This is the level of paranoia John Schneider has created with his surprisingly explosive offseason: Russell Wilson’s agent apparently is concerned Schneider is looking to replace the quarterback.
In a very speculative segment for NFL Network, Jim Trotter passed on this tidbit: When Schneider checked out Wyoming QB Josh Allen’s pro day, Wilson’s reps asked Schneider, “Is there anything we need to know here?”
If this report is true, it really just speaks to the uncertainty, even among the team’s leading player, over the Seahawks’ long-term plan. Wilson has watched one of the NFL’s legendary defenses get almost completely blown up this offseason (trading Earl Thomas would finish off the demolition). So perhaps it is natural for the QB to wonder what his future is.
But Allen is considered a top-five pick — far out of Seattle’s reach in this draft — and Schneider was just doing his diligence, as he always does. If Wilson’s agent really asked why Schneider was doing that, he’s not very well-versed in the pre-draft process.
Besides, as dumb as some of Schneider’s moves have been this offseason, getting rid of Wilson would be purely moronic. Franchise quarterbacks do not grow on trees. To get rid of one of the NFL’s top QBs would put the Hawks right back where they were in 2011, with no promise of finding another and challenging for the Super Bowl again any time soon. And Schneider has said he never wants to be in full rebuild mode, so he’s not getting rid of his franchise QB.
Trotter speculates that Wilson could force his way out next year, but that’s very far-fetched. For one, the Seahawks will decide whether he stays — he is signed through 2019 and they could always use the franchise tag beyond that if no extension is reached next year.
In a long explainer of Seattle’s offseason situation, contract expert Joel Corry suggested the Seahawks extend Wilson now, both to provide salary cap relief and to get in ahead of escalating QB contracts.
But that seems very unlikely. For one, Wilson wants to see what Matt Ryan and Aaron Rodgers get — particularly whether they go for short guaranteed deals like Kirk Cousins got from Minnesota or stay with more conventional contracts.
When Wilson was negotiating his big contract extension in 2015, there was some thought that he was seeking a fully guaranteed deal. It turns out he settled for a shorter contract that came in just behind Rodgers in APY and payout in the first three years.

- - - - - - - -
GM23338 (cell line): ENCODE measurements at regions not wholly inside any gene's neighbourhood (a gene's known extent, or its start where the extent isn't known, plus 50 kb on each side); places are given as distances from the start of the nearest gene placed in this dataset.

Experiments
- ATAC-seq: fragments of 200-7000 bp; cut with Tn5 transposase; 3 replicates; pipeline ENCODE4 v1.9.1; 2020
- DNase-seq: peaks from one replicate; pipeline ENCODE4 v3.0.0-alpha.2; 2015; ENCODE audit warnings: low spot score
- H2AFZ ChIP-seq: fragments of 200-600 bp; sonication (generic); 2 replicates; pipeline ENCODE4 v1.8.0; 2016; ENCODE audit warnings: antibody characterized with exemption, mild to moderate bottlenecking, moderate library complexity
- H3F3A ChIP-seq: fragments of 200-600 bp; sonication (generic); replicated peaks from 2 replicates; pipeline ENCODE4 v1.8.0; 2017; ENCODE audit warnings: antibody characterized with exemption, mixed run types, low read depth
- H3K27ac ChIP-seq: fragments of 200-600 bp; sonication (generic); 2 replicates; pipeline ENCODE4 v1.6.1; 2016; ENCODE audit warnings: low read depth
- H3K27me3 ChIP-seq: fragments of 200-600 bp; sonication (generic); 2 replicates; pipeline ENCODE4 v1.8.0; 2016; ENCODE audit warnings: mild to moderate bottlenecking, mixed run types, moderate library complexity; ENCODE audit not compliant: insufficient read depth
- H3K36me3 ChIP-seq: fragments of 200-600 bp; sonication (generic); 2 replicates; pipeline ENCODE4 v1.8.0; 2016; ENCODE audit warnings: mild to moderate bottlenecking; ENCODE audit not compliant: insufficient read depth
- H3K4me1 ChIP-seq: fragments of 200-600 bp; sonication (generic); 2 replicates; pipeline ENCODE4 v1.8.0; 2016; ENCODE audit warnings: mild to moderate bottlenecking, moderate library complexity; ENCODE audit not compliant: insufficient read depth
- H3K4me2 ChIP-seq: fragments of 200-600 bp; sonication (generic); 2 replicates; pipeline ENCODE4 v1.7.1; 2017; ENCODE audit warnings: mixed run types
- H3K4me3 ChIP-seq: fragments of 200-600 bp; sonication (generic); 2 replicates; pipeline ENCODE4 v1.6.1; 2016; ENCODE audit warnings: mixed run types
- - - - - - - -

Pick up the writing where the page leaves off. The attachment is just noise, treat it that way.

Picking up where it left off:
Cousins has become the first player to break the fully guaranteed barrier, after he signed a three-year deal with Minnesota that guarantees all $84 million.
It prompted Seahawks receiver Doug Baldwin to tout: “Kirk Cousins is a hero for all the young players that will follow after him. Now we need more players to bet on themselves until fully guaranteed contracts are the norm and not the exception.”
So, how will Cousins’ deal affect future NFL contracts? It might just make them shorter. Or it might make negotiations a lot longer.
The key numbers on any contract already are the first three years, the seasons the player seems certain to play. Teams will be reticent to fully guarantee beyond that. And teams will not like the idea of being unable to spread signing bonus proration over the maximum five years; it would force higher cap hits on short, expensive deals.
Detroit’s Matthew Stafford, signed to a five-year deal last year, had the previous high for fully guaranteed money: $60 million. And his three-year payout (locked in by Year 2) is $92 million — more than Cousins’ count. It just wasn’t all guaranteed at signing.
In their last deals, Rodgers and Wilson were paid over $56 million in the first three years. The full initial guarantees were $54 million for Rodgers and $31.7 million for Wilson — the difference largely because Wilson insisted on a four-year deal while Rodgers signed for seven. The three-year totals are the most significant, and Wilson ($56.1 million) came in a couple million under Rodgers ($58.2 million).
With Cousins getting 150 percent of what Wilson and Rodgers got over three years, you can bet their three-year payouts will skyrocket — whether they take the fully guaranteed route or not.
The big question: Will they push for short guaranteed contracts like Cousins got? And will their teams be willing or able to do it? Or will this just force teams to be more creative?
Wilson was insistent on a short deal (four years) last time, and his APY came in second to Rodgers’ — $22 million to $21.9 million. Eight QBs have now vaulted them, and Rodgers seems likely to become the first $30 million APY player. Wilson surely will want to hit that benchmark, too.
The Hawks have plenty of cap space beginning in 2019, so they can continue to pay Wilson. And they should.